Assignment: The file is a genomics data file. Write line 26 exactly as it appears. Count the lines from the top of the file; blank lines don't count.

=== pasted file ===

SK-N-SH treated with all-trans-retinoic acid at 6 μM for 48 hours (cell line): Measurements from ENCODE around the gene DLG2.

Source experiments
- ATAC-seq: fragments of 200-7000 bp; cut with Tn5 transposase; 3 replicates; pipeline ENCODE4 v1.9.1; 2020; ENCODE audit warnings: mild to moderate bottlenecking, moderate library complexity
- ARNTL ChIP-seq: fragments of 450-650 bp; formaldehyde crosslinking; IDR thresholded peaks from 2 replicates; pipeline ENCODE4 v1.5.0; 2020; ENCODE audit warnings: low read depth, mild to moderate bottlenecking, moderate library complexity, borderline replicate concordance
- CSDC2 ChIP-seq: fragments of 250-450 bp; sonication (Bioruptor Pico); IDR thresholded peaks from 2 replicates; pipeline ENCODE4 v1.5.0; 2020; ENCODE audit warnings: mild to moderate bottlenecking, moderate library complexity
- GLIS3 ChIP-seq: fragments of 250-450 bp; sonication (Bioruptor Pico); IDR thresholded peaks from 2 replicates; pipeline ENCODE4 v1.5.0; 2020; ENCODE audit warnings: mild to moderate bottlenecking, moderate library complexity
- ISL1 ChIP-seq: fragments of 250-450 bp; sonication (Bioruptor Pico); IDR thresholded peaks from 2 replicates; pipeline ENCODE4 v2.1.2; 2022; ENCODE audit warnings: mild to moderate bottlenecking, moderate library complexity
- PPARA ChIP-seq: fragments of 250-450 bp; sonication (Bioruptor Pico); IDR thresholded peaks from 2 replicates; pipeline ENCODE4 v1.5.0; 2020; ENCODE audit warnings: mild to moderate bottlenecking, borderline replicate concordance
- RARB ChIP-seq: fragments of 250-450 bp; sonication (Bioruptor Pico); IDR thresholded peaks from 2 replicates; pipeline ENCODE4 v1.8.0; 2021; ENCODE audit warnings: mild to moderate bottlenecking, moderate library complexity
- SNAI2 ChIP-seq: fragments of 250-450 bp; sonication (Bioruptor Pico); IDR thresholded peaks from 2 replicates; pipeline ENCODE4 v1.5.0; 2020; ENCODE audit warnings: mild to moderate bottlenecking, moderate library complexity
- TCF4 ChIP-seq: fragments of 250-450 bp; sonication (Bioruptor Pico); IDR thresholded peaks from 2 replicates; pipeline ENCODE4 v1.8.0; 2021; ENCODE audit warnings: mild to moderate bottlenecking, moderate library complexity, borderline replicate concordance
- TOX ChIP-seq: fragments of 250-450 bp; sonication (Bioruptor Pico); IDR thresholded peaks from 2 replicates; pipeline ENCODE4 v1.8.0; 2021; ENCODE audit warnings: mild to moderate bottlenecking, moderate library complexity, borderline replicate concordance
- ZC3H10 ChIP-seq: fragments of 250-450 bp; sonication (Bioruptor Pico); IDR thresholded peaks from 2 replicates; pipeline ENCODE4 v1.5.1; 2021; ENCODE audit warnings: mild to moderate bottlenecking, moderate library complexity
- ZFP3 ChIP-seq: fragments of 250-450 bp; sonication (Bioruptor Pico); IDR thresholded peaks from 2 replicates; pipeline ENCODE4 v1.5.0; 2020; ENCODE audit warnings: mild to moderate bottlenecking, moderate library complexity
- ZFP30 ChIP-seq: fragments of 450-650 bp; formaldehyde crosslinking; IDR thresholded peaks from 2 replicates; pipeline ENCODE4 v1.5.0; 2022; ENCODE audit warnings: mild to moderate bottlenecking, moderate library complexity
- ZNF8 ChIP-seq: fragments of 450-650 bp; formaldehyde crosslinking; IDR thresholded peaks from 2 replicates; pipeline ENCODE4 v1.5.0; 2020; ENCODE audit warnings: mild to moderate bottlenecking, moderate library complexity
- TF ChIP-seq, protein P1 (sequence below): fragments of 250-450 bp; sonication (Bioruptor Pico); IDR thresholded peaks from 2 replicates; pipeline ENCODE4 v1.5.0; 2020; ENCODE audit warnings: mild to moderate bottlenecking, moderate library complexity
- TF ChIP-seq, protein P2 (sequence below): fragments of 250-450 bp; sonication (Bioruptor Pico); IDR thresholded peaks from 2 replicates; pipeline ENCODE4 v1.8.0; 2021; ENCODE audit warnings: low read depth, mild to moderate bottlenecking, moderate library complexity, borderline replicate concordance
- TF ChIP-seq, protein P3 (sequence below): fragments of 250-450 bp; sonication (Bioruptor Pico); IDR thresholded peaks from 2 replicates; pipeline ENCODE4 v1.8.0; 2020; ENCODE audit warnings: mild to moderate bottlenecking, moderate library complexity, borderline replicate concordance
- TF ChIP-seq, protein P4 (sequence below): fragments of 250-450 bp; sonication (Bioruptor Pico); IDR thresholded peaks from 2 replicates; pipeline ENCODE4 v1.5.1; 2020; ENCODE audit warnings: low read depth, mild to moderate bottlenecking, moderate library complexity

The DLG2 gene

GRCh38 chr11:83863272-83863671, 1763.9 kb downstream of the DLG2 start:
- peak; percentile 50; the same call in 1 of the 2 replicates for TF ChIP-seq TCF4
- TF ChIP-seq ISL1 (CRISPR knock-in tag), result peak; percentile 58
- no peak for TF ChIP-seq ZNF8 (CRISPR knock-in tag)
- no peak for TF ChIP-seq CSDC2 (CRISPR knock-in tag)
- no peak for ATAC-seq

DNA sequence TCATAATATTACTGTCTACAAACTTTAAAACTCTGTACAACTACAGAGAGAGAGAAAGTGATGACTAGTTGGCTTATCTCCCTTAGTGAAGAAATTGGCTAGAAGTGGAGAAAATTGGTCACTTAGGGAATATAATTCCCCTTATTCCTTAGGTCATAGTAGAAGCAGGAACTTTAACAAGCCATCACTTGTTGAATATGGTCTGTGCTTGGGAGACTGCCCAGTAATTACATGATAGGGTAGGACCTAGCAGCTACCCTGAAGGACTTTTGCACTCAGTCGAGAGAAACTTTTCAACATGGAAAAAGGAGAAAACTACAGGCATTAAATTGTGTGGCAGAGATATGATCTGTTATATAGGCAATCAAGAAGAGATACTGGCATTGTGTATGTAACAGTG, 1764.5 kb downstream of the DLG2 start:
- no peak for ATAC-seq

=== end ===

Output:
- no peak for TF ChIP-seq CSDC2 (CRISPR knock-in tag)